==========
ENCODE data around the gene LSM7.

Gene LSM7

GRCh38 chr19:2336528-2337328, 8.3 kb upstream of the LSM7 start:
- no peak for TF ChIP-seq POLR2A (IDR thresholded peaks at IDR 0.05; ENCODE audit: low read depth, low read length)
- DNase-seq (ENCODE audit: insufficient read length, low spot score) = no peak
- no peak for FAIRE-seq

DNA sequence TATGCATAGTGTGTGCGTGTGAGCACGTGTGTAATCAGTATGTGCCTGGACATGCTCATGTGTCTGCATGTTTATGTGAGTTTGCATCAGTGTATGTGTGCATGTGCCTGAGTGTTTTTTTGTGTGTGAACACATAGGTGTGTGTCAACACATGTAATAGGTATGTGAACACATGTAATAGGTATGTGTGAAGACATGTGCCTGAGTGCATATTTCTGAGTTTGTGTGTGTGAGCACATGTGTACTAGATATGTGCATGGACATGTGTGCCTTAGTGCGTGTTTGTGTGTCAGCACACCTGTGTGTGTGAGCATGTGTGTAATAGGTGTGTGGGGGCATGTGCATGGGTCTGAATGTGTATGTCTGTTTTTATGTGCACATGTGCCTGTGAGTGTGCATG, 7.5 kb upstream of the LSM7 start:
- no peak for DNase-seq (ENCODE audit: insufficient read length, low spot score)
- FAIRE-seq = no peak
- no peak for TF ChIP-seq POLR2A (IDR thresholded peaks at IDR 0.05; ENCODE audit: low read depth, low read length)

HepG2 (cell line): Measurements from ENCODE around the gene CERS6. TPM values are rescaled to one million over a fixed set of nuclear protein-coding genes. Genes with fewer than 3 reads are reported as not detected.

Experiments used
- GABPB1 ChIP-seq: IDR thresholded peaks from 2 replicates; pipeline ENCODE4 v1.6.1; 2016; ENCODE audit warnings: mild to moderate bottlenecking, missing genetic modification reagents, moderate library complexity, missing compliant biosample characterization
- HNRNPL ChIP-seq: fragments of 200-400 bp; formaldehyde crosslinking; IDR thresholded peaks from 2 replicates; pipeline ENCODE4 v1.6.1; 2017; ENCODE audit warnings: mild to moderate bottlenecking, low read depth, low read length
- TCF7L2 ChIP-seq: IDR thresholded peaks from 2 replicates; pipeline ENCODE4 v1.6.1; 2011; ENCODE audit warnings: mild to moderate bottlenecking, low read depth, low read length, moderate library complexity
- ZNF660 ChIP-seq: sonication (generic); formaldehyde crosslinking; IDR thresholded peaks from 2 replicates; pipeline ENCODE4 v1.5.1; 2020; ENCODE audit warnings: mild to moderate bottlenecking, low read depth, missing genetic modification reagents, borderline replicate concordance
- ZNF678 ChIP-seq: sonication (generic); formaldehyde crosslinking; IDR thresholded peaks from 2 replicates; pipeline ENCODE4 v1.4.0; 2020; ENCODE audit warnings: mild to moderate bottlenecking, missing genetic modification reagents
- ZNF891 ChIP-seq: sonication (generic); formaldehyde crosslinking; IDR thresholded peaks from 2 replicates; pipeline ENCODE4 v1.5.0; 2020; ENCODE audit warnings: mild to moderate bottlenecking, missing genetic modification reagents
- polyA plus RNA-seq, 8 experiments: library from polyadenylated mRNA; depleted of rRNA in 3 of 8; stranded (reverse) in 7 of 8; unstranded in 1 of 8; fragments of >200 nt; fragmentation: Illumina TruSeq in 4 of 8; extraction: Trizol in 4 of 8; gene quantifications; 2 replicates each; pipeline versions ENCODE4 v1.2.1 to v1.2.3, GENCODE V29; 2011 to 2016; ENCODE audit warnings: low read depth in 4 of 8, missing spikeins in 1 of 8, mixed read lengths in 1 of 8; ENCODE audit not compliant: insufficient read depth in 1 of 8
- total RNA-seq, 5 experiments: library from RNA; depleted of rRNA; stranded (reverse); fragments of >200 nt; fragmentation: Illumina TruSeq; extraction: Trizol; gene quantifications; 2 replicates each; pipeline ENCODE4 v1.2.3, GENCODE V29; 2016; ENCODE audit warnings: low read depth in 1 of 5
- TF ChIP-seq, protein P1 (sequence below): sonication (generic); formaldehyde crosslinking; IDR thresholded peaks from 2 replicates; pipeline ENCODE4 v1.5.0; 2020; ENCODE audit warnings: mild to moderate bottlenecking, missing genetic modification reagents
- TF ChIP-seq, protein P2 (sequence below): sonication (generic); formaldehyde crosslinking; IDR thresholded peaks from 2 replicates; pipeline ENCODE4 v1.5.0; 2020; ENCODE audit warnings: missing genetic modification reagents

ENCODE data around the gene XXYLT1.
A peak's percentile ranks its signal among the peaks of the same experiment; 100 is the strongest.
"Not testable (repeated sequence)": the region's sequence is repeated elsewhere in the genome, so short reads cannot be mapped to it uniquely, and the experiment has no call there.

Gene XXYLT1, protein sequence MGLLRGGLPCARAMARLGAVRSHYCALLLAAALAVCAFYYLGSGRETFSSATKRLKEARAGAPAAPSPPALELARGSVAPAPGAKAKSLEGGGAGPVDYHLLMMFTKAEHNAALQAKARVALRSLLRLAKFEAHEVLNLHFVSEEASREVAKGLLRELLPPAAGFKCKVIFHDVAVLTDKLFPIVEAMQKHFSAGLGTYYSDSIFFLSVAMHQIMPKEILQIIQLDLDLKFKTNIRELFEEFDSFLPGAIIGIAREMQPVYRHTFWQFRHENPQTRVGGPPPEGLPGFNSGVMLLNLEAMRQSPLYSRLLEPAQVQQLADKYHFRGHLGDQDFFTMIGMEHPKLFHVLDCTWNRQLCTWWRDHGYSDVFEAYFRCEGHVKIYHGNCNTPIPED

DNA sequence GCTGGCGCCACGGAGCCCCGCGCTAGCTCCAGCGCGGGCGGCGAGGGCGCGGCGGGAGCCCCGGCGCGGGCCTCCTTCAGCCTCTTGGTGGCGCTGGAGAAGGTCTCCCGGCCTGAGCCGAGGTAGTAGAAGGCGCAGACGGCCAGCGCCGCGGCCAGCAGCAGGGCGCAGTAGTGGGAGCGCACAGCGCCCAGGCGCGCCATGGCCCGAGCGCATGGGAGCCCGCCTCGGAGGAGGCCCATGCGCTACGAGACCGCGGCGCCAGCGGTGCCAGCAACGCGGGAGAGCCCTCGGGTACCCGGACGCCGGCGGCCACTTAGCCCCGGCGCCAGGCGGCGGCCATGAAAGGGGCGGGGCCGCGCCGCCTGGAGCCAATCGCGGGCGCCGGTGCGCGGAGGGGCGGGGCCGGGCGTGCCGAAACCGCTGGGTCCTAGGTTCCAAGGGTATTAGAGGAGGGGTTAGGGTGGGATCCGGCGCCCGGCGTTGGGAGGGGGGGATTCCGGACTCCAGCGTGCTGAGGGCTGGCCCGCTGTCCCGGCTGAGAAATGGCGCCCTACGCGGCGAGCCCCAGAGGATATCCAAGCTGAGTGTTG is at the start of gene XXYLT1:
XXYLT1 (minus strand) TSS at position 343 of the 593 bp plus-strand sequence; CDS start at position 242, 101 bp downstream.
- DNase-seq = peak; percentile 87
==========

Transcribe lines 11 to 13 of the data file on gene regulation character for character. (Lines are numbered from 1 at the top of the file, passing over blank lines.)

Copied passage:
HepG2 (cell line): Measurements from ENCODE around the gene CERS6. TPM values are rescaled to one million over a fixed set of nuclear protein-coding genes. Genes with fewer than 3 reads are reported as not detected.

Experiments used
- GABPB1 ChIP-seq: IDR thresholded peaks from 2 replicates; pipeline ENCODE4 v1.6.1; 2016; ENCODE audit warnings: mild to moderate bottlenecking, missing genetic modification reagents, moderate library complexity, missing compliant biosample characterization